skip navigation


Register for Latest Research

Stay Informed
Register with NCJRS to receive NCJRS's biweekly e-newsletter JUSTINFO and additional periodic emails from NCJRS and the NCJRS federal sponsors that highlight the latest research published or sponsored by the Office of Justice Programs.

NCJRS Abstract

The document referenced below is part of the NCJRS Virtual Library collection. To conduct further searches of the collection, visit the Virtual Library. See the Obtain Documents page for direction on how to access resources online, via mail, through interlibrary loans, or in a local library.


NCJ Number: 154180 Find in a Library
Title: Environmental Crime
Editor(s): N Gunningham; J Norberry; S McKillop
Date Published: 1995
Page Count: 295
Sponsoring Agency: Australian Institute of Criminology
Canberra ACT, 2601, Australia
Publication Number: ISBN 0-642-21348-8
Sale Source: Australian Institute of Criminology
GPO Box 2944
Canberra ACT, 2601,
Type: Conference Material
Language: English
Country: Australia
Annotation: Proceedings from a conference on "Environmental Crime" focus on the role of criminal law in protecting the environment and the range of other policy instruments capable of complementing, or even replacing criminal law, as part of a broader regulatory mix.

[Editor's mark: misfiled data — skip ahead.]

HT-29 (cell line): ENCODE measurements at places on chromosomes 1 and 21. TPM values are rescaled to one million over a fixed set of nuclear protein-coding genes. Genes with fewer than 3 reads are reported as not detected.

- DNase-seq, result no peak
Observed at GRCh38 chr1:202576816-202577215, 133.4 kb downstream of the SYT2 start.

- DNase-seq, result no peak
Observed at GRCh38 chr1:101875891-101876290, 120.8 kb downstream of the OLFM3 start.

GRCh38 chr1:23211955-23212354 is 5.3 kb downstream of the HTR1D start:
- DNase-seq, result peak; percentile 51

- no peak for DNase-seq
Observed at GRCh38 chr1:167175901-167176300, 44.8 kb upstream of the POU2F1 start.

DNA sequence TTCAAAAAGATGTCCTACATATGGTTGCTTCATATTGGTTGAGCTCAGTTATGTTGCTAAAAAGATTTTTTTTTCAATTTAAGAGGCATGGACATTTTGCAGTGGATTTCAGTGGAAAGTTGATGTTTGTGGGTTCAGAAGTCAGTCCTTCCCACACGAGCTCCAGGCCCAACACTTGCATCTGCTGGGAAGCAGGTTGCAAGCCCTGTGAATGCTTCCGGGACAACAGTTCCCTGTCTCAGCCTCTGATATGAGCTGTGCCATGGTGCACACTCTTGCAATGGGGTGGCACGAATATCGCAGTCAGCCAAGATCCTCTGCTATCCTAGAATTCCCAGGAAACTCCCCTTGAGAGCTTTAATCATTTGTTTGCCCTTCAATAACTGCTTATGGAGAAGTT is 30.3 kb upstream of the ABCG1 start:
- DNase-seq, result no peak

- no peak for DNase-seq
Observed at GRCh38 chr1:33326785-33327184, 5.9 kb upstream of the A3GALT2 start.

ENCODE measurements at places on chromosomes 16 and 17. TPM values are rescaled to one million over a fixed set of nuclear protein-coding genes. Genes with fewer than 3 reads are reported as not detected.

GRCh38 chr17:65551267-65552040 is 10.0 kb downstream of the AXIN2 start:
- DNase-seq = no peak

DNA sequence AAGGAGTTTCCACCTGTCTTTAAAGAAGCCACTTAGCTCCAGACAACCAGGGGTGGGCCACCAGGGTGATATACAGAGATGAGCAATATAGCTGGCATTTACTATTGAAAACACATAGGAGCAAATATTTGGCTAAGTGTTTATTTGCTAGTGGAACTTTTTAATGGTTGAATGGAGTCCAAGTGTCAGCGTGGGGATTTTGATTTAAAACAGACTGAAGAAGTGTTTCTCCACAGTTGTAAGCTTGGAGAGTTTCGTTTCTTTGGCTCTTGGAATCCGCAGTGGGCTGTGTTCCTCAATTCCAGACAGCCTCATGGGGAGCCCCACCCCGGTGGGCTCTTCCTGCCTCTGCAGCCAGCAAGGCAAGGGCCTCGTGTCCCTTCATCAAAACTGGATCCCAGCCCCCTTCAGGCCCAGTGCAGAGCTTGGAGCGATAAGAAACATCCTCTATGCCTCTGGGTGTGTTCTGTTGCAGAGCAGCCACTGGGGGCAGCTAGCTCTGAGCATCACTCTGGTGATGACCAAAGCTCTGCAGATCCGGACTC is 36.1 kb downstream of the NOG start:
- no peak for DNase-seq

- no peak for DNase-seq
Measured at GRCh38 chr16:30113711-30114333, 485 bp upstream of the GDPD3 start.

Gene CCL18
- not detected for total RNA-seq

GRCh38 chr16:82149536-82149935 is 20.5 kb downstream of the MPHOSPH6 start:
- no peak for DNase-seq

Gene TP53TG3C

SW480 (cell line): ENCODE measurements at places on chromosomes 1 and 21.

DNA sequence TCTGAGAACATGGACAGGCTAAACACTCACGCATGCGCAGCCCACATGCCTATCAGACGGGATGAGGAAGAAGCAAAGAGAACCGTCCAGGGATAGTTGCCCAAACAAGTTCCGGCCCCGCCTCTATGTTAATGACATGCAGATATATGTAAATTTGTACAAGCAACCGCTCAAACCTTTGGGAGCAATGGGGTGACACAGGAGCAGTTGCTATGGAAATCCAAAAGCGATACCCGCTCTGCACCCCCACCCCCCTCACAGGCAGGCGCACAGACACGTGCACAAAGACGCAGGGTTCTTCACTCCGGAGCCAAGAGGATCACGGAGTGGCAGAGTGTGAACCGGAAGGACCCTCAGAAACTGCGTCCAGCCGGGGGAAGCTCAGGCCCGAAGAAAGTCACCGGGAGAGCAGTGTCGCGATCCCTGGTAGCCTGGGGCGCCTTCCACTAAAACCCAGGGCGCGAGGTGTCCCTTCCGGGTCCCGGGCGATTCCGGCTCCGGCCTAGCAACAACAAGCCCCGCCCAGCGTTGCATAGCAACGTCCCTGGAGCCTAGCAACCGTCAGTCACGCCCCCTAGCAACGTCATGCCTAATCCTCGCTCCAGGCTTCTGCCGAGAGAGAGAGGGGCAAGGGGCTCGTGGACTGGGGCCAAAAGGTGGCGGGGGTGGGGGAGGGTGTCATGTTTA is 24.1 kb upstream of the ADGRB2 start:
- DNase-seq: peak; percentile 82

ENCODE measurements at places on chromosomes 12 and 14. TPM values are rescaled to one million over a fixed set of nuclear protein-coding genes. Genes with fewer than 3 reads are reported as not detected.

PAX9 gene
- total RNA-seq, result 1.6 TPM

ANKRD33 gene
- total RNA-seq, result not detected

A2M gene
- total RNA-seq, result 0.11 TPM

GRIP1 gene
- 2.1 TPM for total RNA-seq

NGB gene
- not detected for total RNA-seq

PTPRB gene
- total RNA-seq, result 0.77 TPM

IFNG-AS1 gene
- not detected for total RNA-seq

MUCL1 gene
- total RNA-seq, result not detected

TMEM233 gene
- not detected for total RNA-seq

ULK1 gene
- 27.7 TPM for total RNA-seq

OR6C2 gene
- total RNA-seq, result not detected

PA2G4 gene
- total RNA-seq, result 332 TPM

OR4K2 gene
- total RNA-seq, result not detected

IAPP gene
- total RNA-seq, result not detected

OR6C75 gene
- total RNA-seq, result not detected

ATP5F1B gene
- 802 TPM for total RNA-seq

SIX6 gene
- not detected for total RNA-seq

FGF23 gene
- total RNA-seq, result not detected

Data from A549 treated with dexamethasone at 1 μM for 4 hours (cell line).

Abstract: The conference speakers and discussions first examined the strengths and weaknesses of the criminal law as a mechanism of environmental protection. They then explored the appropriate role of innovative alternative mechanisms such as self-regulation, environmental audit, information-based strategies, and the role of third parties. Conference papers show a consensus. First, there is a role for the criminal law in environmental protection, but to fulfill this role effectively, the criminal law must be adapted to achieve maximum effect; particularly, it should be adapted to encompass the concept of the "corporate" rather than the individual offender. Secondly, law enforcement will be most effective when the criminal law is used as but one element of a comprehensive system of environmental protection. A range of mechanisms, such as information-based strategies, environmental audit, and third-party enforcement strategies are proposed as other mechanisms that should be used as part of a system of environmental regulation. References, a subject index, and an index to cases
Main Term(s): Criminology
Index Term(s): Corporate criminal liability; Court procedures; Environmental laws; Environmental offenses; Foreign laws; Police responsibilities
Note: Proceedings of a conference held September 1-3, 1993, in Australia.
To cite this abstract, use the following link:

*A link to the full-text document is provided whenever possible. For documents not available online, a link to the publisher's website is provided. Tell us how you use the NCJRS Library and Abstracts Database - send us your feedback.